De Facto Segregation in Alexandria, VA, Schools

(Frem (Substitute Teaching in Alexandria, Virginia) by C.F. Navarro.

The Alexandria City Public Schools were officially desegregated decades ago. Today black and white kids attend school under the same roof. Yet within the schools, segregation persist. Black and white kids tend socialize only with members of their own race. By the time they reach middle school, they eat lunch at separate tables and, though there's no noticeable animosity between them, few show any interest in crossing racial lines to make friends. Even in sports, segregation is the norm. Black kids go out almost exclusively for basketball and football, while white kids tend more toward to baseball, lacrosse and crew.

This de facto segregation in our public schools stems in large measure, not from perceived differences in skin color or culture among students, but from a class distinction inadvertently—not to say surreptitiously-- fomented by the education establishment. Not that Alexandria public school officials are bigots as such. Most are staunch liberals. Many are themselves African American. Yet the harm they do black kids under the guise of helping them would put an old-fashioned racist to shame.

The reverse discrimination was triggered in large measure by the “white flight” to private schools. Our public schools had made the mistake of construing integration as the mixing of advantaged students. mainly white, and disadvantaged students. mainly black, in the same classroom. They believed that one group would bond with and uplift the other. Well-informed parents, however, correctly saw this social engineering as a recipe for academic disaster. Though most parents were strong believers in racial equality, they drew the line where their children’s education was concerned. Many bolted for private or parochial schools, never to return. Some went so far as to sell their homes and move to another county, where the public schools were reputedly better. Many minority parents who could afford it bolted as well.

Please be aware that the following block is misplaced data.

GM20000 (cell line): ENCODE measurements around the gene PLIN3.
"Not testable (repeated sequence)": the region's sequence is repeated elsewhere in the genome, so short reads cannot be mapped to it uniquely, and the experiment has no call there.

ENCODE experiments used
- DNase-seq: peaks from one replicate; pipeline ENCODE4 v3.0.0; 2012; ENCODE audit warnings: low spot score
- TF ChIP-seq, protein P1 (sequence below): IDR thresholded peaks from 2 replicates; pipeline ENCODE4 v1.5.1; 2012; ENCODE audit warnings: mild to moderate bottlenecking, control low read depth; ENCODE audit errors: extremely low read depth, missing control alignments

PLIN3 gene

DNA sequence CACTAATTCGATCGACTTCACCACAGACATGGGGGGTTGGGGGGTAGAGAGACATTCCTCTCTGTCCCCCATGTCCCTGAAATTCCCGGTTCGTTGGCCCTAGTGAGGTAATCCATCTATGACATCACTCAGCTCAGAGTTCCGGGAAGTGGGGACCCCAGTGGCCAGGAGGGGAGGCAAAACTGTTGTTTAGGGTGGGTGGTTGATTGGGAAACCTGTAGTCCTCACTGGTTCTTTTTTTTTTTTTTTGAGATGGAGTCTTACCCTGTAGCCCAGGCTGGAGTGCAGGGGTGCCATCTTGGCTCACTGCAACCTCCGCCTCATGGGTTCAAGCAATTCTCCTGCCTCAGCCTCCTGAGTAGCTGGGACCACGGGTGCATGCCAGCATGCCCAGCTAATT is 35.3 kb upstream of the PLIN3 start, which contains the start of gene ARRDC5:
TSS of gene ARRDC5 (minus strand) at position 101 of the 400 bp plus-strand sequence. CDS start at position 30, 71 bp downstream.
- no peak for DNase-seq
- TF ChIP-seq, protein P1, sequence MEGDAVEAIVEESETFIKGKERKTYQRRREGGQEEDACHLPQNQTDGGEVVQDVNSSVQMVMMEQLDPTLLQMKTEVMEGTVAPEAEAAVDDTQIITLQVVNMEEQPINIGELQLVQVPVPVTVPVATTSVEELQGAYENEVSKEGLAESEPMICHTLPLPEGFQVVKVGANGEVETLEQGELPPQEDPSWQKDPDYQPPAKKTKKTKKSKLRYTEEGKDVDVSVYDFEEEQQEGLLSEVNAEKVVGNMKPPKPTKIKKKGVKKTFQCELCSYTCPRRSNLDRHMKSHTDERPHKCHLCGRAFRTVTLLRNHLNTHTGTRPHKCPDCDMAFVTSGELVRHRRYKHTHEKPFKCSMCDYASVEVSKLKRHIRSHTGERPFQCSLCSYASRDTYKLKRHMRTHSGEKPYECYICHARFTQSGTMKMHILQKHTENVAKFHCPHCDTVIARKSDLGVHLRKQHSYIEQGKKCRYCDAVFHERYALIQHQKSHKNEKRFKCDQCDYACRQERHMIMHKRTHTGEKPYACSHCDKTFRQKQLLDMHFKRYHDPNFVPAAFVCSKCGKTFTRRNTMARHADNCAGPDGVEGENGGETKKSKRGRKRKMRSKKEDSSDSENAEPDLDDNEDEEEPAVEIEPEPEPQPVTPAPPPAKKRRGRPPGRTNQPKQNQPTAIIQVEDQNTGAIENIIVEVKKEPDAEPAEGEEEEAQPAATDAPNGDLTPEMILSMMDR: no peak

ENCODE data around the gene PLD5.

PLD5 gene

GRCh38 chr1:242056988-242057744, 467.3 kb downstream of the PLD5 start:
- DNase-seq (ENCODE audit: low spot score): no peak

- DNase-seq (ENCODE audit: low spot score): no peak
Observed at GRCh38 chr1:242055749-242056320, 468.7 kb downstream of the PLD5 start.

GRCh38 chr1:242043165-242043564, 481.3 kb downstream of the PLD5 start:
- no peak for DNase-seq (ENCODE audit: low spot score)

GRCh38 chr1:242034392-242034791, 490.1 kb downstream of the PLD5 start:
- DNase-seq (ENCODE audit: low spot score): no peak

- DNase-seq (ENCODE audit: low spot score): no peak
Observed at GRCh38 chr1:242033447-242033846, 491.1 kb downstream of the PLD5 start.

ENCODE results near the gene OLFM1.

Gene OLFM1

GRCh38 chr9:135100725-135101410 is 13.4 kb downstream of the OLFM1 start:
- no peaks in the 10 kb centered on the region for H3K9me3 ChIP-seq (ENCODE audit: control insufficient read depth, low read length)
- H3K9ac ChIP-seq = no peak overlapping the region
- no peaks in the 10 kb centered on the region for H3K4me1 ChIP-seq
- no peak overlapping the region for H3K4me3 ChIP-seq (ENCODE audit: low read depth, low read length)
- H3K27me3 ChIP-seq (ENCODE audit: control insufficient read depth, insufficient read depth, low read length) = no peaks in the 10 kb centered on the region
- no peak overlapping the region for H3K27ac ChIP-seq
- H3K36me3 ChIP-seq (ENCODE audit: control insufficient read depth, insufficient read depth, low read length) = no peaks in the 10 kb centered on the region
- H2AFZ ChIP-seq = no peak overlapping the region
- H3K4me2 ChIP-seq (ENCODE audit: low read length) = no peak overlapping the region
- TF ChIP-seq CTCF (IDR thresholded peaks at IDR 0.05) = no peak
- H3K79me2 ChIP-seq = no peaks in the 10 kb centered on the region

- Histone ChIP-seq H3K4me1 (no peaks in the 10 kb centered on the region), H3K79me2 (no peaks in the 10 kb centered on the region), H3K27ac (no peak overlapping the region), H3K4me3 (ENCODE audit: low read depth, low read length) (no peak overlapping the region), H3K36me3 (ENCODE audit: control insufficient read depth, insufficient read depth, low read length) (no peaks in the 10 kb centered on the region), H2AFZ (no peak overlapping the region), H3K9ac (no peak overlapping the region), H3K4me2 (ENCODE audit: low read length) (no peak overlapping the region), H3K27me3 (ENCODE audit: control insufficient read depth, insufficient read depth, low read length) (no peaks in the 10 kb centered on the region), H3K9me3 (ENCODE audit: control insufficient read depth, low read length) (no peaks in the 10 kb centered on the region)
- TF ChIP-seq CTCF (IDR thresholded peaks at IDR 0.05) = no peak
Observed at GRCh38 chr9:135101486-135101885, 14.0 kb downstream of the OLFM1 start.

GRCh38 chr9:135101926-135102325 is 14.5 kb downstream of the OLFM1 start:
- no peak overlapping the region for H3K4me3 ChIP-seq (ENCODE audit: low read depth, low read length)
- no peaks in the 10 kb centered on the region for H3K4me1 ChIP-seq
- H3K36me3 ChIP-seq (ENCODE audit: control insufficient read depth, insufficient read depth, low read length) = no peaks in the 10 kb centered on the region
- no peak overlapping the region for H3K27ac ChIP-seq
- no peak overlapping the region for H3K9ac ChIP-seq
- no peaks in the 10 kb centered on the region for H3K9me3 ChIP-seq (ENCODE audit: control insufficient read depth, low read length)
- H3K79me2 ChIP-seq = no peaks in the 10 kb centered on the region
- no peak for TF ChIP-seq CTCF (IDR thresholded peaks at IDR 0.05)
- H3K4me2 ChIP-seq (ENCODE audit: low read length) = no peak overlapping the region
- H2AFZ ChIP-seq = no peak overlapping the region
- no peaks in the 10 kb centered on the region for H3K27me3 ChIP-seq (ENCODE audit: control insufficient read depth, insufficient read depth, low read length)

Under pressure from middle class parents who, as taxpayers, opted to stay and demand an optimum education for their children, school officials created a private school environment for them within the public school system. Most white middle-class students today are routinely classified as “talented and gifted” (the mother of all euphemisms) and placed in rigorous, no-nonsense classes. In the upper grades, T&G students enroll in advanced placement (AP) courses, earn a 3.5+ point-grade average, make the dean’s list, score high in their SATs and, when they graduate, go on to the first-rate colleges.

Black students from poor and working class families, on the other hand, had no one to deliver them from the social engineering. The bright and the not-so-bright, the hard-working and the indolent, the well-behaved and the incorregibly delinquent were all kept together in the same classes. So none could learn their full potential, and all were conveniently tagged as “needy.” Worse yet, the “neediest” of the lot, the ones who caused most trouble, were the ones bestowed the lion’s share of the schools’ resources and services. School officials had created the problem (teachers only followed orders) and now sought to correct it with even more social engineering. Instead of focusing on the able black students and creating positive role models for the rest to follow—as in the program for middle-class students, and in the real world, for that matter--educators focused on the least able. Instead of pulling them up from the top, they tried to push them up from the bottom, and by so doing kept everybody down.

Visit or, better yet, substitute teach in any Alexandria City Public School and, I surmise, most others in America, and you will be struck at once by the undue attention given to troublesome black kids at the expense of their normal peers. The worst of the troublemakers, in effect, have come to define the culture of their schools. “Dumbing down” is too mild a term for it.. Some of the schools I've subbed are more like mental health or correctional facilities than institutions of learning.

The only way to end the de facto segregation in our public schools is to give priority to the normal black kids, the vast majority. Just because they cause no trouble doesn’t mean that they can fend for themselves. Take them out of their dysfunctional classes, connect them with volunteer tutors, of which there are many in our community--retirees, Mormon missionaries--allow each student to progress according to his or her own ability, discipline and challenge them the same as their white peers, and they will integrate in short order; and when they do, many of the problems now plaguing public education will automatically disappear. As for the troublemakers, once they realize they are no longer the center of attention, some, at least, will change their ways.

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